NewsAugust 7, 2014

Why Hurricanes Are So Rare in Hawaii

By Andrea Thompson

Follow @AndreaTWeather

The last time a hurricane was bearing down on the Hawaiian Islands, Steven Spielberg was on Kauaʻi finishing filming of the now iconic movie “Jurassic Park” when Hurricane Iniki hit the island as a Category 4 storm.

On August 6 at 22:30 UTC (6:30 p.m. EDT) NASA's Aqua satellite passed over Hurricanes Iselle and Julio approaching Hawaii.
Click image to enlarge. Credit: NASA


Now — 22 years later — not one, but an unprecedented two hurricanes are making a beeline for the island chain and residents are preparing for a threat they rarely face. Hurricane Iselle, which retained hurricane strength after showing signs of weakening, is expected to make landfall as a Category 1 on the Big Island on Thursday night, bringing with it strong winds and torrential rains. If it stays a hurricane, it will be the first to hit the Big Island head-on since records began in 1950, and could even be the first since a possible cyclone hit in 1872, said National Weather Service meteorologist Michael Cantin.

“It’s been a long time,” he said.

Hurricane Julio, further to the east of Iselle, looks to skirt to the north of the islands but the uncertainty in its track includes the potential to brush Maui and the other islands to the northwest of the Big Island as a tropical storm.RELATEDTropical Trends - Hurricanes and Climate Change
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“It's quite rare to have two storms right behind each other . . . especially both as hurricanes! I don't think that has happened before,” Brian McNoldy, a hurricane researcher at the University of Miami, said in an email.

The rarity of the situation and the long lull between these storms and Iniki, speaks to how unusual it is for Hawaii to be hit by tropical cyclones (the generic term for tropical storms and hurricanes), even though the island is synonymous with the tropics. That rarity is a product of where Hawaii is located.

“The main thing is that Hawaii is kind of a sweet spot in terms of the weather,” Cantin told Climate Central.

Hurricanes and tropical storms are normally steered clear of the Hawaiian Islands by a high pressure feature that is typically parked to the northeast of the islands and keeps the weather consistent throughout the year. That high pressure is particularly strong from May through October — prime hurricane season.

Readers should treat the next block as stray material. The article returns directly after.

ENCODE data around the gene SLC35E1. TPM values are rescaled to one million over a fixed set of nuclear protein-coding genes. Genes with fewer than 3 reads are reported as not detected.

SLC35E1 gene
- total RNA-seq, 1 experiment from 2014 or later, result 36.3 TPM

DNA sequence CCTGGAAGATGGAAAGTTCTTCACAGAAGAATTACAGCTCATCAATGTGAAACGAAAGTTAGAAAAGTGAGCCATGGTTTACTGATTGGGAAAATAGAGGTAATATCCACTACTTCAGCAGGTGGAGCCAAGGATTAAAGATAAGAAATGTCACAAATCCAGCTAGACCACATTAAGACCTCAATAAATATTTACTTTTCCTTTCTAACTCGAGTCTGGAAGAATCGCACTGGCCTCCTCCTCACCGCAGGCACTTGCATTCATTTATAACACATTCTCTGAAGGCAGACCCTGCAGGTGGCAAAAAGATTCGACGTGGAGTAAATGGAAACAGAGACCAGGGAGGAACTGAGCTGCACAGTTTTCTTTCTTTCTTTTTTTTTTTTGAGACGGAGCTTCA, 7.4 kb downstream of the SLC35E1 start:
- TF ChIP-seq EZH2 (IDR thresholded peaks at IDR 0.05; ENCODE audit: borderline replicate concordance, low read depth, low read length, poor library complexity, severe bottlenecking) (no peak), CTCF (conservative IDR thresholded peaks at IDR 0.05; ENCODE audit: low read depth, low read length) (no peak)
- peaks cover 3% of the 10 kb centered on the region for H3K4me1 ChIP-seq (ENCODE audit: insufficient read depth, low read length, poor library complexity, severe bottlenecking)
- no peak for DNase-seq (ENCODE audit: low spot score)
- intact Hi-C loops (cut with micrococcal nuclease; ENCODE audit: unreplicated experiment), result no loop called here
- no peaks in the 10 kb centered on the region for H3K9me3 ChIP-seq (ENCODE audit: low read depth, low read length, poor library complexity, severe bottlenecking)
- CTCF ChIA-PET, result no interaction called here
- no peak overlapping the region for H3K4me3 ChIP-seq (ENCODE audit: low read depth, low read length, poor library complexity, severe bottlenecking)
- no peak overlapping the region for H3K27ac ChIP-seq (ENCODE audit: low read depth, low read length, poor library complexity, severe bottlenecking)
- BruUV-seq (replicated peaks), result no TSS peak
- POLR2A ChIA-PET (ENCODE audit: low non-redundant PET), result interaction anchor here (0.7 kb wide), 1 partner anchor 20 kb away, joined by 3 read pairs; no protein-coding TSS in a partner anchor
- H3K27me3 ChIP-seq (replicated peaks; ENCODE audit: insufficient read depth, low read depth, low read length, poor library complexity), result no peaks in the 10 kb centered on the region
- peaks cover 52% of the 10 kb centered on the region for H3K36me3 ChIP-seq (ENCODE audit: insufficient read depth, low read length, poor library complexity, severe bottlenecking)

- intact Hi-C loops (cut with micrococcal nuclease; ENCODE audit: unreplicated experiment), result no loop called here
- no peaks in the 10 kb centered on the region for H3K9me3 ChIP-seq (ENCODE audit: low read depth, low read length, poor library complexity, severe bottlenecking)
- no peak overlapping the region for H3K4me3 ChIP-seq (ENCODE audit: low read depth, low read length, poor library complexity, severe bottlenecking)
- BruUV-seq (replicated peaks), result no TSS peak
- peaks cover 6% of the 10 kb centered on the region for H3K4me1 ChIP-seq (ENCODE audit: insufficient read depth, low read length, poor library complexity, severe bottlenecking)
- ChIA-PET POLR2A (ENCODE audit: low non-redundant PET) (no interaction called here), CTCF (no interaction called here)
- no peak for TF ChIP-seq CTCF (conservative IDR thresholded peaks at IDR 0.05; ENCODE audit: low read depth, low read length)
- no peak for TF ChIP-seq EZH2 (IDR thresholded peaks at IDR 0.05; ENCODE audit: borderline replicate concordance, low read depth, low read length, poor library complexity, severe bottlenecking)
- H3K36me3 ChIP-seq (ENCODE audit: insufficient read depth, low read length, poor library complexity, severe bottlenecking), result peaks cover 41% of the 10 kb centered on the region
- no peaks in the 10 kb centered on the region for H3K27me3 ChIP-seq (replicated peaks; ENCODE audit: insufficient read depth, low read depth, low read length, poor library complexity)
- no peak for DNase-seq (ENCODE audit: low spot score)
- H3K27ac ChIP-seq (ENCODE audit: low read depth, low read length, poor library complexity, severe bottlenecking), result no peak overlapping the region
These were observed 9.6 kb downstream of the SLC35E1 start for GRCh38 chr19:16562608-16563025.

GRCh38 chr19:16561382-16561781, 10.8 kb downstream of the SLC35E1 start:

“What that high does is it tends to deflect storms” away from the islands, Cantin said. “Usually that ridge of high pressure protects the islands.”

But right now, that high is sitting a little further north than usual, allowing storms to take aim at the islands.

Also helping shield Hawaii from tropical systems are the relatively cool waters around the islands, especially to the north and east of the chain. Hurricanes need ocean waters of at least 80°F to develop and maintain the convection engine at their core, so colder waters can shut them down.

The waters around Hawaii at present aren’t cool enough to cause dramatic weakening of Iselle before it hits the Big Island.

Forecasters expect the tropical storm-force winds of Iselle to begin lashing the Big Island in the late afternoon to early evening local time, with hurricane-force winds following later. The hurricane-strength winds are in a fairly compact area, but they could still pack a serious punch, as the island’s infrastructure hasn’t had to handle such ferocious sustained winds.

The storm’s winds will mainly be a threat to the Big Island and Maui, Cantin said, while “the rain’s going to be a problem everywhere.”

Damage to the Lihue Airport on Kauaʻi after Hurricane Iniki hit Hawaii as a Category 4 storm in 1992.
Click image to enlarge. Credit:


Rainfall totals are expected to reach 5 to 8 inches across the islands, with some isolated pockets possibly seeing as much as 12 inches. The mountainous terrain of the islands amplifies the rain threat and contributes to the threat of ensuing flash floods and mudslides.

As the moist air in the storm is pushed up Hawaii’s volcanic peaks, it will cool and the water vapor in it will condense, adding to the rain the storm already produces.

The mountains “are where we'll see the highest rainfall totals and the strongest winds,” McNoldy said.

The direct hit on the Big Island does present an interesting scientific prospect, in terms of monitoring how much the island’s topography tears apart the storm.

“It’s unprecedented, we don’t really have a full grasp for what’s going to happen on the other side,” Cantin said.

Like the other residents of Hawaii, meteorologists will have to watch and wait, hopefully stocked with at least three days of food and water for their families and prepared to lose power at least for a while.

“I think we’re prepared as best we can be,” Cantin said.

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